Archive for the ‘Uncategorized’ Category

Homegrown Marketing   2 comments

I hope, like me, you have had the chance to get caught up on some good reading this summer. I am finally diving into that pile of parenting books that gnaw and nag at me from my nightstand. As I whittle down the stack, I’ve been stuck by parallels between marketing and parenting and how both strive to make a strong and lasting connection.

 Interestingly, in his new book The Secrets of Happy Families, Bruce Feiler explores how solid business premises from corporate America can be applied to building stronger families. There are similarities in what makes both great and marketing it turns out, plays a key role.

We are a Company Who…:

Do you know your company’s brand? Can you articulate it in a 3 minute elevator speech? With conviction and certainty?  If not, it’s time to reflect on what makes you special and why you do what you do.   What is your purpose and mission? Successful companies, like families, know what they are about.  They know their core values, embrace them, protect them and covet them completely.

For example, we are a family who loves being outdoors and in nature. It’s a strong part of who we are, what we value, how we like to spend our time and where we like to relax.   In essence, it is part of our family brand because it’s so integral to our being.  Your professional brand should be equally integral and clear. It defines who you are and what you say to your customers.

So pause for a minute to finish this sentence:

We are company who…

Hopefully the words came easily. If not, no worries.  Brands are an organic concept that need marinating and maturing before we put them on paper. And then need periodic revisiting and refining.

Eagle’s brand? We are a company who helps clients build lasting customer relationships.

Who is Your Target Market:

Once you’ve locked in on your brand, you need to identify your target market and what they need from you. This can be tricky in both business and parenting (particularly when you have 3 children)!  Kids, like your customers, have certain features in common. They’re all children for example who live in one house. And yet, my 9 year old son has vastly different needs than his 6 year old twin sisters. It would be ineffective to “lump them together” and treat them all the same because they are each, in essence, their own target market.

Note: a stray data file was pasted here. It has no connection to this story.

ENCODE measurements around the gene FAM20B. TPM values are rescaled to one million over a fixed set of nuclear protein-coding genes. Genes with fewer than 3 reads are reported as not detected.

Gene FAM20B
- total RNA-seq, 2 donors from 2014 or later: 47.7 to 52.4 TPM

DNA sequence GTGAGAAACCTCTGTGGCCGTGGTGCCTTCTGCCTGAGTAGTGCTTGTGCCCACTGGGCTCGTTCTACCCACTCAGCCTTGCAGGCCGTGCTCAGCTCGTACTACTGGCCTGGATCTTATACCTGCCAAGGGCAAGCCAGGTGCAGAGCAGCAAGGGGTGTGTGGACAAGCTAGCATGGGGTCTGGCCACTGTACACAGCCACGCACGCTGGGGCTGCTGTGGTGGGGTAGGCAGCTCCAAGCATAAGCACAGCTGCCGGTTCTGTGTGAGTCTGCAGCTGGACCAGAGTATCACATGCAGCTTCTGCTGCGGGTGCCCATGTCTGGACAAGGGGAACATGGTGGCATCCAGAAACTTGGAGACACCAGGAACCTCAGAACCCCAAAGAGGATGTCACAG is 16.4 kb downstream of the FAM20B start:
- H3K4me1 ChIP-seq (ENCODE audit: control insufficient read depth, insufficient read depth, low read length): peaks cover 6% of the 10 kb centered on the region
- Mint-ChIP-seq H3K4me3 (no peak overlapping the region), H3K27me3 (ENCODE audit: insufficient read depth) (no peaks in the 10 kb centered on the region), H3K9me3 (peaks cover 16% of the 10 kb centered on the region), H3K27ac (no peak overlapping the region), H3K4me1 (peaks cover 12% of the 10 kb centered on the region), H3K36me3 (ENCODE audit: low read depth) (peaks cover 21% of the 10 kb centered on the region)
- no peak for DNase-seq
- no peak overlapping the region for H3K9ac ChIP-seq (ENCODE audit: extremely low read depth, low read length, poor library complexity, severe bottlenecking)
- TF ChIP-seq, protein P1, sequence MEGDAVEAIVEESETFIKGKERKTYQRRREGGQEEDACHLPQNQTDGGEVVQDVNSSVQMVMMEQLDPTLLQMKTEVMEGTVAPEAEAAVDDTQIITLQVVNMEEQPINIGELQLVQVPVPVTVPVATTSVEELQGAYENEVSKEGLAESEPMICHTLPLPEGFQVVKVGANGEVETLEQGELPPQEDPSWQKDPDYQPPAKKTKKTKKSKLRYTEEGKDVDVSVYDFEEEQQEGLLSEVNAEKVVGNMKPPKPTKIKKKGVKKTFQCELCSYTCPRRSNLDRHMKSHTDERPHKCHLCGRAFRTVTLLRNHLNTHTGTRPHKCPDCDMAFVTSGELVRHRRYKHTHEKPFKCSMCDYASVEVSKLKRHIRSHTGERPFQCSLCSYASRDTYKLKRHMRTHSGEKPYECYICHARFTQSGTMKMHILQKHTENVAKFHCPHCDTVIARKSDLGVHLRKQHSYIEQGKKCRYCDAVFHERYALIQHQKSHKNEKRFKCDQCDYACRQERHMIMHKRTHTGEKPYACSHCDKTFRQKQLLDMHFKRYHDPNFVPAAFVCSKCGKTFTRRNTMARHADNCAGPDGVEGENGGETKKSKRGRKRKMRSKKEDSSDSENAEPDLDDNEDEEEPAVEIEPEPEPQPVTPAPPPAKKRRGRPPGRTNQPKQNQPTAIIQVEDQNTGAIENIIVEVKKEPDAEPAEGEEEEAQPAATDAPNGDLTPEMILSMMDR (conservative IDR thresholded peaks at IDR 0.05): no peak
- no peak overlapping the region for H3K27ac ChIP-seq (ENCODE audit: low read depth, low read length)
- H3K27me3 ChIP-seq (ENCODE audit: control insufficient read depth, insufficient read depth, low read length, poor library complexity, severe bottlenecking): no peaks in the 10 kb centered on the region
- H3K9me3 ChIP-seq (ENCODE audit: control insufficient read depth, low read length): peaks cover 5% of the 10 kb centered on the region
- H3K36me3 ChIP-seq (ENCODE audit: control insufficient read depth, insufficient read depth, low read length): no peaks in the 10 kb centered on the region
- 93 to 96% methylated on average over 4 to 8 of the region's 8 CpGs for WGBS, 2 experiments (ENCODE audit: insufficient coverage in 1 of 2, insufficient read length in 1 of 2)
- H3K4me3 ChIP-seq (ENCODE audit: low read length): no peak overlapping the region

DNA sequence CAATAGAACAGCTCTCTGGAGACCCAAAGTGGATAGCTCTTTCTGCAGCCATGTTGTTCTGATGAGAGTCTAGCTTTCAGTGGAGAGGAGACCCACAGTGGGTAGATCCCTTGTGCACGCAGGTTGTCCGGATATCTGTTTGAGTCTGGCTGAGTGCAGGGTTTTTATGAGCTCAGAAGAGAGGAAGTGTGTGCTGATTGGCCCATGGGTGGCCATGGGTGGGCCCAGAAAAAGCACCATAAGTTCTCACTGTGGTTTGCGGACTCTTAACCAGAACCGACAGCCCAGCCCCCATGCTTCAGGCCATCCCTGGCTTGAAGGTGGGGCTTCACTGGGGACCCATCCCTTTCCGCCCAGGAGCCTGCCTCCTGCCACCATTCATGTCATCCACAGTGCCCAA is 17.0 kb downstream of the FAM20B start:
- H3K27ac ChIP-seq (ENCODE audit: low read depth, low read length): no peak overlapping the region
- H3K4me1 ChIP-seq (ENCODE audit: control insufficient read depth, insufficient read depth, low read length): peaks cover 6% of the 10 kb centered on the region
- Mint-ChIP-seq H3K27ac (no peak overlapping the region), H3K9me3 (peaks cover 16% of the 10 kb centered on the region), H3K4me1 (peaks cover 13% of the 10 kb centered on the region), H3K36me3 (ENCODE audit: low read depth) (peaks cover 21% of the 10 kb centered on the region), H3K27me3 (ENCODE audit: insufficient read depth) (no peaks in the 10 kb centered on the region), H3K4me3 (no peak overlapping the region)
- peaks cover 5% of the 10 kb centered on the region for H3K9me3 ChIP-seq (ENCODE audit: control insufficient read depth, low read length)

To be effective, we motivate our little “customers” best, by tailoring our message customized to their individual needs. For example, my husband and I employ Target Marketing when we transition kids to bed time. The promise of a book does the trick for one while a little song and a snuggle gets another jumping into jammies. 

You may not be singing lullabies to your clients but you do have to know who they are, what makes them tick and what they want and need. 

Try this out:

My target market is…..  And they need ……

Hard to answer?  When it comes to defining target markets, be it brands or parenting, you are never really “done”. This process is on-going, a constant ebb and flow of trial and error, refinements and adjustments.  Remember it’s okay to ask your clients what it is they want and need. It’s better than guessing. 

Rather than be discouraged, think of this process as an exciting challenge to figure out the puzzle just before the pieces get tossed in the air. 

As Albert Einstein once said, “The Three Rules of Work: 1. Out of clutter, find simplicity. 2. From discord, find harmony. 3. In the middle of difficulty, lies opportunity.”

Have you found harmony in your corporate identity? If so, we’d love to know how you got there.

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Posted August 7, 2013 by Amy Blum in Uncategorized

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Is It Time to Change that Tune?   2 comments

Lately I feel like a broken record. I’ve been talking to so many of my clients and friends about an epiphany that seems so obvious and mundane it’s almost embarrassing to share. I stress the almost because if it was that obvious, we’d all be doing it.